0
Get Alert
Please Wait... Processing your request... Please Wait.
You must sign in to sign-up for alerts.

Please confirm that your email address is correct, so you can successfully receive this alert.

REGULAR ARTICLES   |    
Pattern of recurrence of illness after recovery from an episode of major depression: a prospective study
Am J Psychiatry 1992;149:795-800.
text A A A
PDF of the full text article.
Abstract

OBJECTIVE: This study assessed prospectively the pattern of recurrence of illness after recovery from an episode of major depression. METHOD: Seventy-two patients who had recovered from an episode of primary, nonbipolar, nonpsychotic major depression were evaluated bimonthly with the Comprehensive Psychopathological Rating Scale for a period ranging from 20 to 108 months (median = 66 months). New ("prospective") episodes were ascertained with a structured diagnostic interview. The probabilities of remaining well after the index episode and after the first prospective episode were assessed by the life-table method. The severity and duration of prospective episodes and the index episode were compared by linear regression analysis. RESULTS: The probability of remaining well after recovery from the index episode was 76% at 6 months, 63% at 1 year, and 25% at 5 years. The risk of recurrence was lower among patients receiving prophylactic treatment with antidepressants and/or lithium and among those with histories of fewer than three previous episodes. The probability of remaining well was significantly lower 2 years after the first prospective episode than 2 years after the index episode. A pattern of increasing severity from the index episode to the first, second, and third prospective episodes was observed and was not affected by treatment. CONCLUSIONS: Major depression has a high rate of recurrence, even when bipolar and psychotic cases are excluded. The highest rate is observed during the first months after recovery from an episode. Prophylactic drug treatment reduces the risk of recurrence but apparently does not affect the trend toward increasing severity of subsequent episodes.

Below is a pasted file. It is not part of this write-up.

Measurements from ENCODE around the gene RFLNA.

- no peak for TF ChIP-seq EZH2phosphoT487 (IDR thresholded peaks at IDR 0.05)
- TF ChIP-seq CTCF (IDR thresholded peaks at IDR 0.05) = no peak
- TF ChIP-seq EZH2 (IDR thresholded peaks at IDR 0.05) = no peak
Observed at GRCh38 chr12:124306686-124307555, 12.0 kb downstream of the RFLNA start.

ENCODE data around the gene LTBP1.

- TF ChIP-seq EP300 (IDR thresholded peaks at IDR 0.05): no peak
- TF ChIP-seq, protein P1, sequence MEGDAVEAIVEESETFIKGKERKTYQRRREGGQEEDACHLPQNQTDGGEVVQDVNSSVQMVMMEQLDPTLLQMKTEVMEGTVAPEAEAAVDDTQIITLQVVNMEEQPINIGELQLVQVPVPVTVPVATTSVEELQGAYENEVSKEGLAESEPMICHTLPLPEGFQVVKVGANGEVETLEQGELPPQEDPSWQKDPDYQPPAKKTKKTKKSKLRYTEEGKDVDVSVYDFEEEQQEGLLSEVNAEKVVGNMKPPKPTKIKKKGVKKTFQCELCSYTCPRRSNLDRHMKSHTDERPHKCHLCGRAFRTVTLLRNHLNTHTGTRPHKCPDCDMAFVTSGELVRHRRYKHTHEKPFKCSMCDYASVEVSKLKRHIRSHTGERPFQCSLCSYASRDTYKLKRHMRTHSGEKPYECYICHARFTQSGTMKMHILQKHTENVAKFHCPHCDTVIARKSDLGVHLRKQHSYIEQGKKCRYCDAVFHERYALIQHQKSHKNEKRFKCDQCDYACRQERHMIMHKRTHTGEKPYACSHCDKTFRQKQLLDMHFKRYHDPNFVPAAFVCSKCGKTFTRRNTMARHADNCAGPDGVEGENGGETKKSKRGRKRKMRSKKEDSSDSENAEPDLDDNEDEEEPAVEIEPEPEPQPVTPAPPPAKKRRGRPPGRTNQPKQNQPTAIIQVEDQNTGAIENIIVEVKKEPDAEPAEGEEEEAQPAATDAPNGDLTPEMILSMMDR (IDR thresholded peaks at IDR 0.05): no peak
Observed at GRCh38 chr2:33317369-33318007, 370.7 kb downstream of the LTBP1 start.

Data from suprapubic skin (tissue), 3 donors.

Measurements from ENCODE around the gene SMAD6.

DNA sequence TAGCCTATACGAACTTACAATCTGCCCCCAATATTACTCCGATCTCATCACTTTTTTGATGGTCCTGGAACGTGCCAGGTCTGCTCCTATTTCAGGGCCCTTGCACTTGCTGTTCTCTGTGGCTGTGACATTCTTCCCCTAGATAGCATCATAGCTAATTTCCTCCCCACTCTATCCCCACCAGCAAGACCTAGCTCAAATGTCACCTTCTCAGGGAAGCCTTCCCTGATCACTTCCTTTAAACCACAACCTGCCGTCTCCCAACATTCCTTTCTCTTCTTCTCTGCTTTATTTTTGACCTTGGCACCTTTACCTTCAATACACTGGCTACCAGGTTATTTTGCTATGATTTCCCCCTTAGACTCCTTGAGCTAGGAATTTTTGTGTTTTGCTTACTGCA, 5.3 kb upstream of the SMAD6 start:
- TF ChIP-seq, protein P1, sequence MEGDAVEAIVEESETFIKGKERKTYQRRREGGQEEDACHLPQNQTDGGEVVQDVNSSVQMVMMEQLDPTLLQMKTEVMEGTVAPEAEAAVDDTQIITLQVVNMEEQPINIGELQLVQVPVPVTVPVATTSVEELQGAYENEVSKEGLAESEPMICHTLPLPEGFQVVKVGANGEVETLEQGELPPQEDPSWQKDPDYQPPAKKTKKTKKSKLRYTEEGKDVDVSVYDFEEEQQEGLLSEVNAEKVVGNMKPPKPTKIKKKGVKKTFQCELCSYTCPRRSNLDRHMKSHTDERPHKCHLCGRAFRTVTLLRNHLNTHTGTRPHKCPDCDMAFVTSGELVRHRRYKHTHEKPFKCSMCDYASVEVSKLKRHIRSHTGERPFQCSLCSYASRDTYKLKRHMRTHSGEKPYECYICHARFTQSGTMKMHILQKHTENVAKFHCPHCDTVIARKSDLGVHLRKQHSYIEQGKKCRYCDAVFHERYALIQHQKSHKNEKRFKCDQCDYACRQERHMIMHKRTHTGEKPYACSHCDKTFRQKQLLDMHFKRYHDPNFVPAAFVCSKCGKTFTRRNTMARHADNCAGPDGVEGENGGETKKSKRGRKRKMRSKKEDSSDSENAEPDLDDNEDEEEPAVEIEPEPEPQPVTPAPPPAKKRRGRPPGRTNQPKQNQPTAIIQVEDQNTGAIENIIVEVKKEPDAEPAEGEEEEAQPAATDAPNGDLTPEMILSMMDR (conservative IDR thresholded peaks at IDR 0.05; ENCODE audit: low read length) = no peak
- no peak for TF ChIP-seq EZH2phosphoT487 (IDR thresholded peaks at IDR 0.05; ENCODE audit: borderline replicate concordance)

Abstract Teaser
Figures in this Article

Your Session has timed out. Please sign back in to continue.
Sign In Your Session has timed out. Please sign back in to continue.
Sign In to Access Full Content
 
Username
Password
Sign in via Athens (What is this?)
Athens is a service for single sign-on which enables access to all of an institution's subscriptions on- or off-site.
Not a subscriber?

Subscribe Now/Learn More

PsychiatryOnline subscription options offer access to the DSM-5 library, books, journals, CME, and patient resources. This all-in-one virtual library provides psychiatrists and mental health professionals with key resources for diagnosis, treatment, research, and professional development.

Need more help? PsychiatryOnline Customer Service may be reached by emailing PsychiatryOnline@psych.org or by calling 800-368-5777 (in the U.S.) or 703-907-7322 (outside the U.S.).

+

References

+
+

CME Activity

There is currently no quiz available for this resource. Please click here to go to the CME page to find another.
Submit a Comments
Please read the other comments before you post yours. Contributors must reveal any conflict of interest.
Comments are moderated and will appear on the site at the discertion of APA editorial staff.

* = Required Field
(if multiple authors, separate names by comma)
Example: John Doe



Web of Science® Times Cited: 158

Related Content
Articles
Books
Manual of Clinical Psychopharmacology, 7th Edition > Chapter 2.  >
Manual of Clinical Psychopharmacology, 7th Edition > Chapter 2.  >
The American Psychiatric Publishing Textbook of Psychiatry, 5th Edition > Chapter 26.  >
Gabbard's Treatments of Psychiatric Disorders, 4th Edition > Chapter 1.  >
Gabbard's Treatments of Psychiatric Disorders, 4th Edition > Chapter 24.  >
Topic Collections
Psychiatric News
Read more at Psychiatric News >>
APA Guidelines
PubMed Articles